Pulling a mock server for your APIs out of thin air


A couple of days ago, marcushg mentioned on the #servant IRC channel that one could probably easily use the information available from API types to “derive” a mock implementation of your request handlers that just generates random values of whatever the return type of the handlers are. Julian and I discussed this a bit today and I just went ahead and wrote down our thoughts in a new branch. The result will be explained in this post, but in short, it lets us take a type describing a web API, such as:

and generate request handlers that just respond with random values of the appropriate type, User in our case. In servant/wai terms, this means we get a mock function with the type:

i.e., “given an API type, please generate a mock server for such an API”. This effectively means “please pull a mock server out of thin air for me”.

Out of thin air, really? Not exactly. But let’s start by clearly stating the problem.

The Problem

servant lets you describe web applications with a Haskell type using the combinators from servant’s type-level EDSL. Such a type would be:

where User could be defined as:

The goal would be to “automagically” derive a request handler of the right type that we could use as a placeholder until we properly implement a handler that talks to the database and responds with “the real data”.

For anyone not familiar with servant already, you just need to know that it means we need to somehow automatically implement a computation with the type:

possibly by constraining the user to provide an instance for some random generation class.

The Plan

Just like servant-server, servant-client and others, we need a class whose instances will define the way we interpret each combinator, in a way very specific to this task: we will produce what servant-server takes as input, i.e., request handlers! This all means we are basically looking at a class like:

where Server api just computes the types of the all the request handlers of an API type. In our case, Server api is computed as follows:

So we have to implement at least support for static string fragments in the path and the Get combinator (i.e handlers for HTTP GET requests).

HasMock instances

Let’s start with the one for static path fragments, it’s the simplest one: we ignore the string bit and move on to what comes after.

Don’t be scared by KnownSymbol, it basically just means “path is a type-level string”, that is, a string that appears in a type.

Next comes the one for Get. This one is trickier: this is the combinator that says what type the handler returns. The returned value then gets encoded into JSON, HTML, CSV or any format of your choice. In our case, the handler returns a User and can only encode it in the JSON format.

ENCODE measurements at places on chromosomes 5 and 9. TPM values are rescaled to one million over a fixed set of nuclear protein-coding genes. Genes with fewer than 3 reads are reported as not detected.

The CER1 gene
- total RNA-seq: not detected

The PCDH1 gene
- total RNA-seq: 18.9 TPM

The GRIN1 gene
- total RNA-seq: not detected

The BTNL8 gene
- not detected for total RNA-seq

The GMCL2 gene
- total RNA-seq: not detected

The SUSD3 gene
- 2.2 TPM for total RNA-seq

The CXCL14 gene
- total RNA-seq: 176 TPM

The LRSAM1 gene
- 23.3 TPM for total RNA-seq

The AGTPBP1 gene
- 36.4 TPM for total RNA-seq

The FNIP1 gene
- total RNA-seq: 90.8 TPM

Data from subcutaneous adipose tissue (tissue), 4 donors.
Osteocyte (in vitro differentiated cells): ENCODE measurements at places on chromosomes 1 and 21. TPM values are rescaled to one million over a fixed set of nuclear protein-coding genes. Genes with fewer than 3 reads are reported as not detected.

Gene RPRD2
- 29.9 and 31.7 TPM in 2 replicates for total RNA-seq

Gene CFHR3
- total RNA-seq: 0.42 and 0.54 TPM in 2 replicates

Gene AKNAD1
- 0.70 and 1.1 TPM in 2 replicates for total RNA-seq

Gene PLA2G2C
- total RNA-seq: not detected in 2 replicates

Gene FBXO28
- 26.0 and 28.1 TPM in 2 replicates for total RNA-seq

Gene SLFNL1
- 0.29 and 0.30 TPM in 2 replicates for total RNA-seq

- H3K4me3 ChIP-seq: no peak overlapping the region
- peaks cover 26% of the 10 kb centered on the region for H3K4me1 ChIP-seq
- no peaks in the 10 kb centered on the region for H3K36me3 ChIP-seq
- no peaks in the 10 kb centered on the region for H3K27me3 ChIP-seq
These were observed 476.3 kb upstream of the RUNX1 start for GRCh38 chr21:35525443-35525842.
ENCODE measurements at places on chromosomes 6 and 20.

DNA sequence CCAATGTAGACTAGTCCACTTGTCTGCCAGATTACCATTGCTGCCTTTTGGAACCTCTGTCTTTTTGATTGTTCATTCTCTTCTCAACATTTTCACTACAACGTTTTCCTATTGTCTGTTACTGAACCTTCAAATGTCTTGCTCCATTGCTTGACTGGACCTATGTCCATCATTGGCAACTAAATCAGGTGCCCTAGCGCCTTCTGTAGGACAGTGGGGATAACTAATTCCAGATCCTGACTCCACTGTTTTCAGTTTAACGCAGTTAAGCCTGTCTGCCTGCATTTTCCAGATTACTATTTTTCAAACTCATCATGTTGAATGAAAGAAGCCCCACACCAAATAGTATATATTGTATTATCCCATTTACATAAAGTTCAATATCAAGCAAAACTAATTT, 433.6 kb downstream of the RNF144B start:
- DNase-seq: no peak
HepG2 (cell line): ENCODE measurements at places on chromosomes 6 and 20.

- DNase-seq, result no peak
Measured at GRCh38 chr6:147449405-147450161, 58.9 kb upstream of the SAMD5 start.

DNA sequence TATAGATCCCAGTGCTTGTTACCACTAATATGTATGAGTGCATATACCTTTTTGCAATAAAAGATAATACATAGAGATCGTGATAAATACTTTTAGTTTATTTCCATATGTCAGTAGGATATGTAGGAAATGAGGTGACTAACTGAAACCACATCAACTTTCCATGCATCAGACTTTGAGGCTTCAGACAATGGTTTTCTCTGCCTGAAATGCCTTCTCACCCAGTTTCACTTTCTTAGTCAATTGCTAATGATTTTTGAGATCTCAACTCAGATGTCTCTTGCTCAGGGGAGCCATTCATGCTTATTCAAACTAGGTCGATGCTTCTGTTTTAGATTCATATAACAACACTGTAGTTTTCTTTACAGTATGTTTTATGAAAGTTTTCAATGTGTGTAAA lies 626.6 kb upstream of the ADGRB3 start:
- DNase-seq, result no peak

Now the heart of the matter really is: we know we need to return an User and our EitherT ServantErr IO monad mentions IO, couldn’t we randomly generate an User? Yes, we can! For the purpose of a mock server, we will simply use QuickCheck’s Arbitrary class, which represents types for which we can generate random values, given a random number generator.

The Gen type provides instances for the Functor, Applicative and Monad classes and Arbitrary comes with instances for many of the types in base.

This essentially means writing an Arbitrary instance for User is as simple as:

If you have multiple fields, you can use the usual combo of <$> (i.e., fmap) and <*> (comes with Applicative).

Once you have an Arbitrary instance, in order to generate a random value using your instance, you have to call a function called… generate!

Putting the two together, we get:

All we need to do is just “lift” that up into our EitherT ServantErr IO monad, which is exactly what Control.Monad.IO.Class.liftIO is about in the transformers package.

In order to automatically “fill” request handlers with this expression we just need to write the HasMock instance for Get, shown below.

The AllCTRender constraint just says “we know how to encode values of type a in the formats listed in the Get combinator”.

And that’s it! You can now actually use all of this to put together a mock server for our little API.

Using mock

All we need to do to run the mock server is call servant-server’s serve function. It is illustrated below, along with all of the code you’d have to write if you were to use this mock-generation feature (aside from language pragmas and imports).

Our little program in action:

This is really all you have to do to put together a mock server for an API type. You can find the complete code for this in the work-in-progress servant-mock package on github. The example can be found under example/main.hs there.

There are many more HasMock instances than the ones I have shown here of course – there’s one for all the combinators provided by the servant package! So you can take any API type out there and just create a mock server for it, as long as you provide Arbitrary instances for your data types. Nothing too interesting though, but feel free to take a look at src/Servant/Mock.hs in the repository if you want to read the other instances.

I hope this makes clear how simple writing your own servant interpretation can be, and encourages you to try your hand at it!

Other news

  • I mentioned in a previous post that we had submitted a paper for the Workshop on Generic Programming, co-located with ICFP’15, in Vancouver this year. Well, the paper has been accepted!
  • Therefore, Julian Arni and/or Andres Löh will be giving a talk about servant there.
  • In addition to this, Julian Arni recently gave a talk about servant at Curry-On!. The video will be uploaded on their Youtube channel in the upcoming days.
  • I have submitted a very hands-on servant talk proposal for the Haskell eXchange 2015 in London, and it has been accepted! See you there, folks.